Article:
(1984) Adventure (Paramount) Harrison Ford, Kate Capshaw, Ke Huy Quan, Amrish Puri, Rushan Seth, Philip Stone, Roy Chiao, David Yip, Ric Young, Chua Kah Joo, Rex Ngui, Philip Tann, Dan Aykroyd, Raj Singh, D.R. Nanayakkara, Stany De Silva. Directed by Steven Spielberg
Indiana Jones and the Temple of Doom can only be kindly called a miscalculation. With Lucas wanting to go with a darker mood, which served him successfully in the Star Wars trilogy, writers Willard Huyck and Gloria Katz were brought in (Raiders of the Lost Ark screenwriter Lawrence Kasdan was unavailable) and came up with a dreadful mishmash that is set prior to Raiders (of course if Lucas had been thinking properly, he might have remembered that The Empire Strikes Back was the weakest entry in the original trilogy). Yes, there were some dark moments in Raiders, but nobody was ripping anybody’s heart out, and in fact because of this movie the MPAA created the PG-13 rating as a stopgap between PG and R ratings which this movie clearly fell between.
As Temple of Doom opens, Indy is in China, trying to sell the remains of the first emperor of China to Lao Che, a Chinese gangster (Chiao). When the gangster tries to kill Indy, the hero escapes, using unwilling accomplice (and nightclub singer) Willie Scott (Kate Capshaw) as a shield, and a kid, Short Round (Quan, who also appeared in The Goonies) as a driver. Indy’s agent at the airport (Aykroyd in a cameo) books Indy, Shorty and Willie on a cargo plane which turns out to be owned by Lao Che.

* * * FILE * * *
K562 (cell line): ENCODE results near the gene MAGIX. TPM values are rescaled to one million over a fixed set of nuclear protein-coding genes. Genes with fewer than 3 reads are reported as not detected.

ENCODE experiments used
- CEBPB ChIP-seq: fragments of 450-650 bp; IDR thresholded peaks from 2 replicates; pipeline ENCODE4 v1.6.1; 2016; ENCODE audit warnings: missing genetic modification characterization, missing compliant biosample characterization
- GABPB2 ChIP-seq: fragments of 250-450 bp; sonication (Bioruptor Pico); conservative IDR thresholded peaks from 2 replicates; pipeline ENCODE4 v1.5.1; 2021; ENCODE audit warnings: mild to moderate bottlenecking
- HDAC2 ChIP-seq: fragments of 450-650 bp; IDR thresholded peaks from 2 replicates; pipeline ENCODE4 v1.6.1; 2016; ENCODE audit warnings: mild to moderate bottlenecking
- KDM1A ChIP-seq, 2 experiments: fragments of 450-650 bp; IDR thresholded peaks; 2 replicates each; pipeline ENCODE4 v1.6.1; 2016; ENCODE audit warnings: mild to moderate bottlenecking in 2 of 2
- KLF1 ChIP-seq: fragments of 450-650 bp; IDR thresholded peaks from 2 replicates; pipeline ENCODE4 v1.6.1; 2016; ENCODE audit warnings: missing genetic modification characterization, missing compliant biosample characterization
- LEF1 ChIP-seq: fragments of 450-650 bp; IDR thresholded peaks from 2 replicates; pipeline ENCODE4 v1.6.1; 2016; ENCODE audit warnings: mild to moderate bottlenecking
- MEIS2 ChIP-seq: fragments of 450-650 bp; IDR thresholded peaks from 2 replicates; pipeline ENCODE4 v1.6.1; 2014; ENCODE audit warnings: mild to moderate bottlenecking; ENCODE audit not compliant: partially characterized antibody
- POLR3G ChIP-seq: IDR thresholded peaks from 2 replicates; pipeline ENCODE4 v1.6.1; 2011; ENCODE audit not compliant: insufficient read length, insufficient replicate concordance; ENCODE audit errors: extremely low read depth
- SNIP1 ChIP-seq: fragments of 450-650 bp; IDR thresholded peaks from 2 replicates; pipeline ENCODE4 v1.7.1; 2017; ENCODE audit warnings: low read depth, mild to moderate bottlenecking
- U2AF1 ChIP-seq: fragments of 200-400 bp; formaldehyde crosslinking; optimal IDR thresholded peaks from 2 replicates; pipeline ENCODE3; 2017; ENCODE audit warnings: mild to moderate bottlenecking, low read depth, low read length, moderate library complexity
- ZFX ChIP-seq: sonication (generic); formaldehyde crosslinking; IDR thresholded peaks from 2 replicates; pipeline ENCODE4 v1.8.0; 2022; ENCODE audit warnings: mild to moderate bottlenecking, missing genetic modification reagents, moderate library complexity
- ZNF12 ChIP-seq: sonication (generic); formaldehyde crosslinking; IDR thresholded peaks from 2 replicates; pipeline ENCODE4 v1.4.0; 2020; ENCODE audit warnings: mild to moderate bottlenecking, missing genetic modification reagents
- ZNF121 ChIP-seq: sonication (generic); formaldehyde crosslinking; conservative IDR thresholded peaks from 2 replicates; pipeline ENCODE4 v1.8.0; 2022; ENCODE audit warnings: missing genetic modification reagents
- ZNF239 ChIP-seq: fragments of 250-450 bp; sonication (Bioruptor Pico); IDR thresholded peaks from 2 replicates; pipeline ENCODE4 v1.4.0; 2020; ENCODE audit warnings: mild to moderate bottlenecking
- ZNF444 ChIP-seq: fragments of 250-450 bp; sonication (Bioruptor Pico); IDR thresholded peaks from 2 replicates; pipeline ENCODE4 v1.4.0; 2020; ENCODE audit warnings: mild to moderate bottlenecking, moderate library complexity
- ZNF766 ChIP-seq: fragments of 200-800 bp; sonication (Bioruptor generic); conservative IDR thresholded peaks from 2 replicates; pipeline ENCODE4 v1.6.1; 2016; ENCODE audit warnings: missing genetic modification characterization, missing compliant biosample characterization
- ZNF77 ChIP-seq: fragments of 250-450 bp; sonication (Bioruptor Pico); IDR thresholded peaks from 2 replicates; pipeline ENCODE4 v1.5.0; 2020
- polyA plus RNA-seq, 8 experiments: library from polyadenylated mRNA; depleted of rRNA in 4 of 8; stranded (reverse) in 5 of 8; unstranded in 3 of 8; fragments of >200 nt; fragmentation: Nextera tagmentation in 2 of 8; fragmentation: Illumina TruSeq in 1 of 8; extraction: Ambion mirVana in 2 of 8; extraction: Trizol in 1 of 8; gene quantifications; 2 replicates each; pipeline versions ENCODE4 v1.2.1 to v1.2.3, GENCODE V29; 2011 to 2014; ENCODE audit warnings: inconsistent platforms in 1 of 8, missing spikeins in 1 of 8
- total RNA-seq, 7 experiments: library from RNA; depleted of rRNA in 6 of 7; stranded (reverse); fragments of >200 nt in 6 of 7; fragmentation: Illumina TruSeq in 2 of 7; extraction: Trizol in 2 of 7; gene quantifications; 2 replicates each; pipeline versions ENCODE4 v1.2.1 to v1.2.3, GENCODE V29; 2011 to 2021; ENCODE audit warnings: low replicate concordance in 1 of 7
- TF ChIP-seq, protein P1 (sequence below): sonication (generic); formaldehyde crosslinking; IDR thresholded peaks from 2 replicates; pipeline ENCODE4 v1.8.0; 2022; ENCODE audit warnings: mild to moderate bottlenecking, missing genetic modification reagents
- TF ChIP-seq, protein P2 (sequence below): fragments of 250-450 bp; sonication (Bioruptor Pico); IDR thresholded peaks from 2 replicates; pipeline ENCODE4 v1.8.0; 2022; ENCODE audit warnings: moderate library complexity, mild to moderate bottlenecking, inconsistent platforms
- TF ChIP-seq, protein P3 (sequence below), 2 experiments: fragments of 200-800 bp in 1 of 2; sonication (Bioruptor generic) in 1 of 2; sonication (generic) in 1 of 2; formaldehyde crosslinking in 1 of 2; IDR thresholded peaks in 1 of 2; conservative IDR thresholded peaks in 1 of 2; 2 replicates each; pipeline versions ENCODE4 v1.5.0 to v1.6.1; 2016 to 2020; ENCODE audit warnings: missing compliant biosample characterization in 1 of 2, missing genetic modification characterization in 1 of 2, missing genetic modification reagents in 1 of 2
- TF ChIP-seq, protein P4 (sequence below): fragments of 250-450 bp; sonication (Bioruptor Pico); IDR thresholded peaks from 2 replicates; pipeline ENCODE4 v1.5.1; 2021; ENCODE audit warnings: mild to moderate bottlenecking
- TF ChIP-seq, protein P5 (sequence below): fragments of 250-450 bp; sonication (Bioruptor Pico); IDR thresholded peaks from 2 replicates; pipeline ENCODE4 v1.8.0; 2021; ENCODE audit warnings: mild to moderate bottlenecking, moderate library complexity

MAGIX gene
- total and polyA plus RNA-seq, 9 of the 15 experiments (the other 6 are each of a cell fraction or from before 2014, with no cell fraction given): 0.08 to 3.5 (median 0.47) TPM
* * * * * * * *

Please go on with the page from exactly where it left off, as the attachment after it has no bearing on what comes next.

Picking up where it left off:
The pilot and co-pilot bail out over the Himalayas, causing the plane to crash in India. After a thrilling bail-out and a ride down a mountain in an inflatable raft, Indy, Willie and Short Round reach an impoverished village where the children have been stolen — along with a sacred stone — by the local maharaja (Singh). Indy takes his team to a palace to try to retrieve the stone, and uncover a hideous Thuggee cult, led by Mola Ram (Puri, one of India’s top actors) which is using children as slave labor to uncover the remaining two Sankhara stones, to become tremendously powerful. Indy is briefly drugged and becomes a slave of Mola Ram, but Short Round saves him and the trio escapes, only to find themselves trapped by Mola Ram’s troops while on a rickety suspension bridge over a crocodile-infested gorge.
This movie never feels quite right. For one thing, instead of retrieving the Lost Ark of the Covenant, he’s basically after three rocks that have some power that is never really defined. There were other problems with the story; it was evident that without the support system of Brody and Sallah, Indy seemed a trifle lost. Also, having the precocious kid save the hero’s bacon again and again also smacked of cliché. I think all in all that it wasn’t able to capture the feel of the old time serials the way Raiders did.
Capshaw’s character whines so much that she’s become truly despised by many fans of the trilogy. Capshaw is a fine actress who performed better in other films (although she basically left acting behind her after marrying Spielberg whom she met and fell in love with during filming of Temple of Doom) and her chemistry with Ford never really meshes.